Stand-up comedy is a constant grind for comedians. But rising star Bryson Banks credits his training in a Marine Corps sniper platoon for his ability to persevere through the brutal grind of the comedy circuit. “Suffer patiently and patiently suffer,” as his old sniper platoon used to say.

“There’s a lot of that in the beginning of stand-up comedy. Even though you have these opportunities, you still have some failures along the way. Nobody gets to big places without some failures,” Banks said. “One of the hardest parts about standup is that so many people see your failure. I think that’s why there are so few great stand-ups. It takes so much grit to just continue picking up the pieces and keep grinding.” 

His methodology has proven successful, as Banks has continued to gain momentum on the comedy circuit. Most recently, he put on a stand-up comedy show for Higher Ground, a non-profit dedicated to helping people with developmental disabilities, first responders, and veterans through recreational and therapeutic events.

They raised $83,000 that night, and it was the first time he’d been flown out to put on a show, receiving a full-on celebrity treatment. But he knows he hasn’t reached the top just yet. 

“For me, the top looks like being undisputed as one of the greatest comedians to ever live. Netflix specials, selling out theaters, you know, stadiums one day,” Banks said. “I mean, we’re talking long-term goals — I’m not delusional — I break them all down into short-term and medium-term goals, and I’m a big believer in mindset.”

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But it’s never an easy job, and shows aren’t always successful. Banks recalled a show he “bombed” early in his career that caused his date to leave in the middle of the show, and he never heard from her again. 

“I didn’t do stand up for a month after that. It was the longest break I’ve ever taken from stand-up. It was so painful,” Banks said. “Another time I bombed so hard, I remember crying on the way home from the club because it was just so excruciating.”

The early struggles didn’t deter Banks. He is now a regular at the Laugh Factory in Los Angeles and has appeared on Kill Tony for two shows in a row. Banks had the unique experience of getting several laughs out of Bob Saget and then, the next week, tapping out Jeremiah Watkins with an American arm bar.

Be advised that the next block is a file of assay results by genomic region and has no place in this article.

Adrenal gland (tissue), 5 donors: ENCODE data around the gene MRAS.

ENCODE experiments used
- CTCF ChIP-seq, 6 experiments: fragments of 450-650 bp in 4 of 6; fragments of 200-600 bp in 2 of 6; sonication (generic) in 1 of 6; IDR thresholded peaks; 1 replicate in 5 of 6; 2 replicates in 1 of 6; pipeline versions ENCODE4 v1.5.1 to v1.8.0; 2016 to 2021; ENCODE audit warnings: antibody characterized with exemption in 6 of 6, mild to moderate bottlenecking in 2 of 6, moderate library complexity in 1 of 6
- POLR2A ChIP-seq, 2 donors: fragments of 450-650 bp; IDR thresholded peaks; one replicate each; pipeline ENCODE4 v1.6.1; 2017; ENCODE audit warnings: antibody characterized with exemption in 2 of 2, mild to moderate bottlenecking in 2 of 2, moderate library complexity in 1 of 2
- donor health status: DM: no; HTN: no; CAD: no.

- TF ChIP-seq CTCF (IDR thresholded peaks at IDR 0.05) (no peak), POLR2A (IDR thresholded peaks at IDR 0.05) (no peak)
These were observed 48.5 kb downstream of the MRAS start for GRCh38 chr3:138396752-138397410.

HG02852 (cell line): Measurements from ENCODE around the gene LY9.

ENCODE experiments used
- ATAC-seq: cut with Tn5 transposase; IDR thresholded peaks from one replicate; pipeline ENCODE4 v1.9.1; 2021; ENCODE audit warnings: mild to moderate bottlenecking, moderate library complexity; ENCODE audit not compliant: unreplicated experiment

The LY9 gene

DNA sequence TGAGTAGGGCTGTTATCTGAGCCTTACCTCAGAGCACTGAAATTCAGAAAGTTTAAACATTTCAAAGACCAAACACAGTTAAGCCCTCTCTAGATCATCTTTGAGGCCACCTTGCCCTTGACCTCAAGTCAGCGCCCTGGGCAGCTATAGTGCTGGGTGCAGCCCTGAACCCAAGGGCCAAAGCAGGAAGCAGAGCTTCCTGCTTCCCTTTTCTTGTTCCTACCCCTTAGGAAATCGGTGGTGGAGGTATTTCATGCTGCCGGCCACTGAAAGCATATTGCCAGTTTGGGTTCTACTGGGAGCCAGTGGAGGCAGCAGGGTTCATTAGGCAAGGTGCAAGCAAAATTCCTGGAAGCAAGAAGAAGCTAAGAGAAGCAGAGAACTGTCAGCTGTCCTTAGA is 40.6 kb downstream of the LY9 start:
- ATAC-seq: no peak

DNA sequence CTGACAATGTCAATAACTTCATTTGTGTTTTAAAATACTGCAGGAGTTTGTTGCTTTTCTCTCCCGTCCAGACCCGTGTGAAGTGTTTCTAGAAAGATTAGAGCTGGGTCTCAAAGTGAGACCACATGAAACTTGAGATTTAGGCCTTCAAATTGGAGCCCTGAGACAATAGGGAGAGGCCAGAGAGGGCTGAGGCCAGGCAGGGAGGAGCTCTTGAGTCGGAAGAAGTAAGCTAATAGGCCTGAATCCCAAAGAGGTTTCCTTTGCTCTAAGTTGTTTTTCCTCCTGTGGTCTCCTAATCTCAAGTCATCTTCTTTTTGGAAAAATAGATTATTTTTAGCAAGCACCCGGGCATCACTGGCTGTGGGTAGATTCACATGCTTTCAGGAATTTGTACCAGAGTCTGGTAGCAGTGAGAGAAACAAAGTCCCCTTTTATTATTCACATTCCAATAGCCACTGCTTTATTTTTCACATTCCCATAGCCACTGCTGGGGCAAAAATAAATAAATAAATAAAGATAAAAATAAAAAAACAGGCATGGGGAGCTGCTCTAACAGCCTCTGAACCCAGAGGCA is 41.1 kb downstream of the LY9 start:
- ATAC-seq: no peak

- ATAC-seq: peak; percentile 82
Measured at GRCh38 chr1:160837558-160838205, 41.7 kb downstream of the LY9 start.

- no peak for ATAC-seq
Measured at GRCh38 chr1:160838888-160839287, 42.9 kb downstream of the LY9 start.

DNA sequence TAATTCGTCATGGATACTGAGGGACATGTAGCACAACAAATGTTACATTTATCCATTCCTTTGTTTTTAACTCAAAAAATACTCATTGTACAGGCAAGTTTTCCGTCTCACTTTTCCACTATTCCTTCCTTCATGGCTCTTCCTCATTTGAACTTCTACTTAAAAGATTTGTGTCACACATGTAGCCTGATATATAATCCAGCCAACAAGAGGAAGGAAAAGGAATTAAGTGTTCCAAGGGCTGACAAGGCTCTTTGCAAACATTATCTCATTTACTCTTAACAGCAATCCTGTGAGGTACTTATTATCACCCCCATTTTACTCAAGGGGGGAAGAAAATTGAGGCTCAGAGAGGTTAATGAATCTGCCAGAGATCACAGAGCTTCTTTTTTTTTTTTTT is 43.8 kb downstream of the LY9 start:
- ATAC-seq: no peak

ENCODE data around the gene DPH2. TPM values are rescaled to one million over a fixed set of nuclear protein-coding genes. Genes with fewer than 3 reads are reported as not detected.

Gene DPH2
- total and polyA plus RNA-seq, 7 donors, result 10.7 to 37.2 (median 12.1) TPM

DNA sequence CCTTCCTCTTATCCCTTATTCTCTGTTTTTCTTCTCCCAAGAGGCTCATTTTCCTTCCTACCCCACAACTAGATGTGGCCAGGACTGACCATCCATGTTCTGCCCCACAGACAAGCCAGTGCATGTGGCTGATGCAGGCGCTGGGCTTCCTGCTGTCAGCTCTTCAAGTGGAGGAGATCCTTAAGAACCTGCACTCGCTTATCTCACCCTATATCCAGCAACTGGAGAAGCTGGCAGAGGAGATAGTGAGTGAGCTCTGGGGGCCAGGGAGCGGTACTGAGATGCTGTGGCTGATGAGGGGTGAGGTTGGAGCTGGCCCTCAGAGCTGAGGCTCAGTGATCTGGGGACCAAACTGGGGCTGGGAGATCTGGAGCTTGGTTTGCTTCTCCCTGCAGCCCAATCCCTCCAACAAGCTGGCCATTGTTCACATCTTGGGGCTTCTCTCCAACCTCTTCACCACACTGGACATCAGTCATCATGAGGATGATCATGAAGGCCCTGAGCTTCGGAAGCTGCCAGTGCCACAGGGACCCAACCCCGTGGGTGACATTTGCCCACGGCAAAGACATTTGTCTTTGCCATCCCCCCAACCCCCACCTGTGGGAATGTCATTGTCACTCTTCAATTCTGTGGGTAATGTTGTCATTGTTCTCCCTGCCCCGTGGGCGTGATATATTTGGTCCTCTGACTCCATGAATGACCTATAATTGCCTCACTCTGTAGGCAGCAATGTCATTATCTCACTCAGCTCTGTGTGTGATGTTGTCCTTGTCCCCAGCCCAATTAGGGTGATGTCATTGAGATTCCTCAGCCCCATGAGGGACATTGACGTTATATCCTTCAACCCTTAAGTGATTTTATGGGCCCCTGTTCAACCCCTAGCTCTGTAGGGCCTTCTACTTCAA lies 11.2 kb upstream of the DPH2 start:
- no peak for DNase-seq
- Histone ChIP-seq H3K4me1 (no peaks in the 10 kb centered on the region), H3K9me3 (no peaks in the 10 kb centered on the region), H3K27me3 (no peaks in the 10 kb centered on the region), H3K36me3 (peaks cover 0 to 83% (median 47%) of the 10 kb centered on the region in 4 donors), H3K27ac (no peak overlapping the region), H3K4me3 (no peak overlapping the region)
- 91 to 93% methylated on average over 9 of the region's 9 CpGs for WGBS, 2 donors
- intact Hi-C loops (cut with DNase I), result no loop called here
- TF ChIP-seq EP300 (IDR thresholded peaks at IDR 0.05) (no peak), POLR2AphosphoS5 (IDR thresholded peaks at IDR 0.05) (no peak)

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“I got on back-to-back, two weeks in a row, which is unheard of. You just put your name on the thing, and it’s the luck of the draw,” Banks said. “But I was really stoked that first set went so well.”

Banks didn’t start with the goal of being a comedian. After serving in the Marine Corps for four years, including a deployment to Iraq, he wanted to make it into showbiz and started taking some of the best acting classes available. He got better and better, landing multiple acting roles, but the process and preparation required to act wasn’t for him. 

He then earned his graduate degree in psychology. While pursuing his degree, he noticed that his sense of humor would get laughs from his fellow students, but “usually at the expense of my teachers.” Through psychology, he started to figure out comedy and its place in his life. 

His childhood was rough, but the more he dug into understanding who he was, the more he felt he was figuring out his new path forward. During one of his Kill Tony appearances, Banks was asked about his parents being racist and abusive, questions which came after he made jokes about the same. Though they are hard memories to process, he found a way to make a joke out of those experiences. 

“Ultimately, comedy for me was a coping mechanism when I was younger to win people’s approval,” Banks said. “I’ve dove in to figure out what makes me tick, and that’s why I went to college to study psychology.”

He’s been putting in the work, doing up to 60 stand-up shows a month. Each one is a challenge, as he must get laughs from the audience while balancing his crude humor, which is a slippery slope. The audience is the meter that gives Bryson all the feedback he needs. Every set he does, the more fulfilled he feels. 

“I’m living my life purpose-driven, and I’ve decided my purpose is just trial, error, research, studying, and putting the work in to spread love and laughter through comedy. As long as I’m doing that, I feel more fulfilled,” Banks said. “When I’m not working towards that purpose, I feel more depressed, so I found that it actually uplifts me by doing that. Then, the wins I’ve had along the way make me believe that I’m on the right path.”

UPDATE: 4/29/2022; This article has been updated to clarify Banks’ military service in the Marine Corps.

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